Why is flooding an exception?

Because flood-prone areas are very specific, and floods occur more frequently than other potential disasters, flood coverage is not included in traditional insurance policies. All flood insurance is currently under the National Flood Insurance Program (NFIP), and you can purchase flood insurance from the government or a third-party provider. Anyone can purchase a flood policy from the NFIP, but if you live in a flood zone (find out here), you’re at far greater risk of experiencing a flood and should consider purchasing flood insurance.

Jetty doesn’t offer flood insurance because renters are generally less at risk when it comes to flooding. Unless you’re renting a single family home with a basement, or rent a basement apartment in a flood zone, the chances are small that you’ll have an issue with flooding.

Are there other limits to my coverage?

All normal plan limits, including deductibles and maximum payout amounts, still apply in the event of a hurricane. If you’re worried that your insurance coverage isn’t sufficient, you can raise the limits on your plan. Raising limits won’t change what is covered, but it will change the amount of a potential payout.

That said, if you live in a hurricane-prone area, it’s a good idea to make sure you’re happy with your renters insurance coverage before hurricane season begins. Once it’s been determined that you’re in the path of an oncoming storm, it’s too late—no insurance company will alter your plan, or sell you a new one, when a storm is imminent.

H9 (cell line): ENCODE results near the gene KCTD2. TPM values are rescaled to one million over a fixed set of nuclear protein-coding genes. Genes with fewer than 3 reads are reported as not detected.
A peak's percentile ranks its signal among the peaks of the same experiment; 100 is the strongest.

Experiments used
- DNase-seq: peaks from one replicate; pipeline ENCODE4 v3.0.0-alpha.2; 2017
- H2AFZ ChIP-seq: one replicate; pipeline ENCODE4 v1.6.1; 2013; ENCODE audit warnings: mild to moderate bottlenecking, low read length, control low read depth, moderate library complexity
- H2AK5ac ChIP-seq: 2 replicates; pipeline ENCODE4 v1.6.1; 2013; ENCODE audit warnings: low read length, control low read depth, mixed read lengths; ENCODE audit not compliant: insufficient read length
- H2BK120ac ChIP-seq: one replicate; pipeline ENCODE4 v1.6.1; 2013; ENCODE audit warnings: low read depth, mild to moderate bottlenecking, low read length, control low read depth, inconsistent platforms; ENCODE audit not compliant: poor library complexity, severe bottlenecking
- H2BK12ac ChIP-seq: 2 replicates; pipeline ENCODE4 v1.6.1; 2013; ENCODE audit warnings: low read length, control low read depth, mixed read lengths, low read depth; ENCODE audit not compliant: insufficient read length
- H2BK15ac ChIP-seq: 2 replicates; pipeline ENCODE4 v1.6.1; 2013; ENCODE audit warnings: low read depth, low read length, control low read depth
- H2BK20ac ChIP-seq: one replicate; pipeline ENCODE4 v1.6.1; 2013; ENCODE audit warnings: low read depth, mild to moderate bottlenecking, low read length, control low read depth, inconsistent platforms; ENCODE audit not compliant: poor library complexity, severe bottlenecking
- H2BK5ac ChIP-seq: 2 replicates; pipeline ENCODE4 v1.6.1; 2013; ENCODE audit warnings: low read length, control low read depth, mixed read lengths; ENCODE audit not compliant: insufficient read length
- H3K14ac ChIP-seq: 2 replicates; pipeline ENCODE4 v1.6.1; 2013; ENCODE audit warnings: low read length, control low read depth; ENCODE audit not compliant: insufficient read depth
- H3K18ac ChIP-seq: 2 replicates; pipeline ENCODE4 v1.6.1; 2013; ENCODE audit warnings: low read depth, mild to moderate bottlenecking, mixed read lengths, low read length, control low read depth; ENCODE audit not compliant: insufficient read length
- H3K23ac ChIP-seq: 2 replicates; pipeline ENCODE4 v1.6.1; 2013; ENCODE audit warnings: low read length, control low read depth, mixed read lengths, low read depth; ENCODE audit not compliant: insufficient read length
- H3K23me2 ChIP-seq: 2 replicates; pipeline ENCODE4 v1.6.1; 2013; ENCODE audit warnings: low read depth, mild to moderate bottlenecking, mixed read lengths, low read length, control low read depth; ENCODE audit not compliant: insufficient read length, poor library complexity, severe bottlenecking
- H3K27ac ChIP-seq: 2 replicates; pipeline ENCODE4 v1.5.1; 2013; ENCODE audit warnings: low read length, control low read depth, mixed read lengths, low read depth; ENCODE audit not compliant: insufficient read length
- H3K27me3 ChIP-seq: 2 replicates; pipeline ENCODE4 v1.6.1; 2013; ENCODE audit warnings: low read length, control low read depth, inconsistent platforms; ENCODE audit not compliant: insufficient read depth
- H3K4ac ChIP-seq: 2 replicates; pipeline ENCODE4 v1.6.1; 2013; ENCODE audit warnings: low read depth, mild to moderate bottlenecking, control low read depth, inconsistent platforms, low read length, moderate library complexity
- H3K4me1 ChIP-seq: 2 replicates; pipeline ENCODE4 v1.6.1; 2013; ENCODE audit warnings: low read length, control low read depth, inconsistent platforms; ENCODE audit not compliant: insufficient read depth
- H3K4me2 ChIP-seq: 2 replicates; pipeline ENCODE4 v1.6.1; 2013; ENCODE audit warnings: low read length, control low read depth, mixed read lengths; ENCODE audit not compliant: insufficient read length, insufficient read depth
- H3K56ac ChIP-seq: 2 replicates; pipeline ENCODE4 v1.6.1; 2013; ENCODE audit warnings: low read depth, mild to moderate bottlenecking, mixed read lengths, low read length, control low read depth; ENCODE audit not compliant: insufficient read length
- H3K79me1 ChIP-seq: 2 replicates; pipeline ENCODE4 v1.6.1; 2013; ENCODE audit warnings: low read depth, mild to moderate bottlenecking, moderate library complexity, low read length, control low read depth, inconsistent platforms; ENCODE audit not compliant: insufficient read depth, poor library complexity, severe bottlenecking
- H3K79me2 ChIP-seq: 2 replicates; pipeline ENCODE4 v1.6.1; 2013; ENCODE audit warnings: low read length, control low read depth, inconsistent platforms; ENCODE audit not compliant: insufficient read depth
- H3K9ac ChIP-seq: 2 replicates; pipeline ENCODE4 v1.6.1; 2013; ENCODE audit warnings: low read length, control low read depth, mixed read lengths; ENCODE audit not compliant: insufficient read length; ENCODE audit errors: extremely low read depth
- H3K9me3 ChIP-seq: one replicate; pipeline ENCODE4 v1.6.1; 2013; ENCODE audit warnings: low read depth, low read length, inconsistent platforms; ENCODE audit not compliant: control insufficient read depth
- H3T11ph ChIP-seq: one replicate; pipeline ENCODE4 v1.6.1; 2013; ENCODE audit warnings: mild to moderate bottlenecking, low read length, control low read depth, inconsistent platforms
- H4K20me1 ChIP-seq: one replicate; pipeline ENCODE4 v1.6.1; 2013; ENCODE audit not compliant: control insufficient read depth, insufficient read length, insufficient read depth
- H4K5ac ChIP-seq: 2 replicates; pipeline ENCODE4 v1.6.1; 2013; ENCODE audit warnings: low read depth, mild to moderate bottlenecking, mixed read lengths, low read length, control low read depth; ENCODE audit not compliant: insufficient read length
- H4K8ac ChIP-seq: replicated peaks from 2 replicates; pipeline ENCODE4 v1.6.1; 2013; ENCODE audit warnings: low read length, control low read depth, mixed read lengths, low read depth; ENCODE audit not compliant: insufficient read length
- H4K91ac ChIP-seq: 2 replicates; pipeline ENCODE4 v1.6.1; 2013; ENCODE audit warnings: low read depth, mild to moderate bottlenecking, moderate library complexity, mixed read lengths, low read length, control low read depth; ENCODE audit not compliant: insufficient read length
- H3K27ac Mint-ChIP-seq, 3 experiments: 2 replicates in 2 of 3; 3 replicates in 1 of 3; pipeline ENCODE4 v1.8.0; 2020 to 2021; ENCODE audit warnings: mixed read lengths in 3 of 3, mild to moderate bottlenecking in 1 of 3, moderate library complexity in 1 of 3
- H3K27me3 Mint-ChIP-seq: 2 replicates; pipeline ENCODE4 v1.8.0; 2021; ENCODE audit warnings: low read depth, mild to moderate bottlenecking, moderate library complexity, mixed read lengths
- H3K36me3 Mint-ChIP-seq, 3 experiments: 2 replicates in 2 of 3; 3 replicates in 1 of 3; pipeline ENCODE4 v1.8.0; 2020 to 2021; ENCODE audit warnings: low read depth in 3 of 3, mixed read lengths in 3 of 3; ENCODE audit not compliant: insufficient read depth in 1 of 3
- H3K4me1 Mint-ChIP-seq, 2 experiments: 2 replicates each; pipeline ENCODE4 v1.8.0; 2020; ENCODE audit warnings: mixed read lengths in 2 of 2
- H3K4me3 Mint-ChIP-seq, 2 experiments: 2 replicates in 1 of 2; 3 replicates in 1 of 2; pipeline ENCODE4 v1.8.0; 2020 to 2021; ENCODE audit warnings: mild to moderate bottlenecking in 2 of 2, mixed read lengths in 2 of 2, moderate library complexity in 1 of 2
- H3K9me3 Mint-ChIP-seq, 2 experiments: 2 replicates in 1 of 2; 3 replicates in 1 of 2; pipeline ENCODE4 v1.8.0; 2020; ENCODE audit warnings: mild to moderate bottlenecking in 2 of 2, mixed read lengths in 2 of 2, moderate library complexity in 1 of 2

Your insurance may cover things you wouldn’t expect.

If you’re displaced because of covered incidents, or if authorities bar you from returning home because your neighbors’ homes sustained damage (that meets the definition of a covered incident on your plan), your insurance may be able to help. Jetty will generally foot the bill for hotel stays and other increases in living expenses that occur when a covered incident renders your home uninhabitable.

Note that this only applies to damages are sustained during the storm; most insurance will not pay for nights you stay in a hotel before the storm hits, even if they’re the result of a forced evacuation.

What about my landlord—what are they responsible for?

The landlord is responsible for the structure you’re living in—the roof, the walls, the gutters, the windows—everything that’s part of the building itself. You’re responsible for everything that you own inside the building—your furniture, your clothes, your TV, and your prized shot glass collection. So if the roof is blown off and rain comes into your place, the landlord is on the hook to fix the roof, but you’re on the hook to replace your things.

Because the building is the property of the landlord, you shouldn’t do anything to the building without the landlord’s guidance or approval, even if you’re just acting in the best interest of your belongings.

When a storm is imminent, it may be tempting to grab some plywood and board up the windows, but you’ll need to check with your landlord first.

Generally, if you live in a hurricane-prone area, the landlord will have a set protocol for preparations, and your home may already have storm shutters or pre-cut plywood for the windows. While it’s important to understand the financial risks associated with a hurricane, the most important thing is to stay safe.

Read our tips for staying safe in a hurricane, and make sure you’re prepared to weather the storm. For more information, visit the Department of Homeland Security’s official Hurricane Florence website. You can also follow them on Twitter @FEMA.